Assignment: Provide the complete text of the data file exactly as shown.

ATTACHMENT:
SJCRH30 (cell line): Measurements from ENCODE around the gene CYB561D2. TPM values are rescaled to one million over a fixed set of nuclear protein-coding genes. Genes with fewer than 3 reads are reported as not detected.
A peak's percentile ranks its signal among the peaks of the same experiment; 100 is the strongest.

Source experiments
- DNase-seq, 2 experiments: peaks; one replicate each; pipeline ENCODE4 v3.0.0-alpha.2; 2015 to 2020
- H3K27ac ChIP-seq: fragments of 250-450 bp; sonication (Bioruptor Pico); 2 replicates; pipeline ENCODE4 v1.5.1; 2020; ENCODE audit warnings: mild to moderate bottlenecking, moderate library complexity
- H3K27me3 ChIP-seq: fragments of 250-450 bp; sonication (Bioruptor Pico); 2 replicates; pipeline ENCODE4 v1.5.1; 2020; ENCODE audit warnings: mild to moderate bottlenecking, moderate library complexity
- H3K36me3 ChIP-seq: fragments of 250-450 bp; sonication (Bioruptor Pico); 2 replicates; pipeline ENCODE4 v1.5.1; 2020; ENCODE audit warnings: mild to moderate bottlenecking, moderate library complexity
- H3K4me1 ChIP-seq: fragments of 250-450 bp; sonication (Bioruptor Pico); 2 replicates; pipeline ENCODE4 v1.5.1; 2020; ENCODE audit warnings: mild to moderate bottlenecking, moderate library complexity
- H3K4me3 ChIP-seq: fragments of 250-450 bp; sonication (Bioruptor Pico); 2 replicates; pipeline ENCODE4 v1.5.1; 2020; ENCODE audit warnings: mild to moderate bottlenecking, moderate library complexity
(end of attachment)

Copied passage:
SJCRH30 (cell line): Measurements from ENCODE around the gene CYB561D2. TPM values are rescaled to one million over a fixed set of nuclear protein-coding genes. Genes with fewer than 3 reads are reported as not detected.
A peak's percentile ranks its signal among the peaks of the same experiment; 100 is the strongest.

Source experiments
- DNase-seq, 2 experiments: peaks; one replicate each; pipeline ENCODE4 v3.0.0-alpha.2; 2015 to 2020
- H3K27ac ChIP-seq: fragments of 250-450 bp; sonication (Bioruptor Pico); 2 replicates; pipeline ENCODE4 v1.5.1; 2020; ENCODE audit warnings: mild to moderate bottlenecking, moderate library complexity
- H3K27me3 ChIP-seq: fragments of 250-450 bp; sonication (Bioruptor Pico); 2 replicates; pipeline ENCODE4 v1.5.1; 2020; ENCODE audit warnings: mild to moderate bottlenecking, moderate library complexity
- H3K36me3 ChIP-seq: fragments of 250-450 bp; sonication (Bioruptor Pico); 2 replicates; pipeline ENCODE4 v1.5.1; 2020; ENCODE audit warnings: mild to moderate bottlenecking, moderate library complexity
- H3K4me1 ChIP-seq: fragments of 250-450 bp; sonication (Bioruptor Pico); 2 replicates; pipeline ENCODE4 v1.5.1; 2020; ENCODE audit warnings: mild to moderate bottlenecking, moderate library complexity
- H3K4me3 ChIP-seq: fragments of 250-450 bp; sonication (Bioruptor Pico); 2 replicates; pipeline ENCODE4 v1.5.1; 2020; ENCODE audit warnings: mild to moderate bottlenecking, moderate library complexity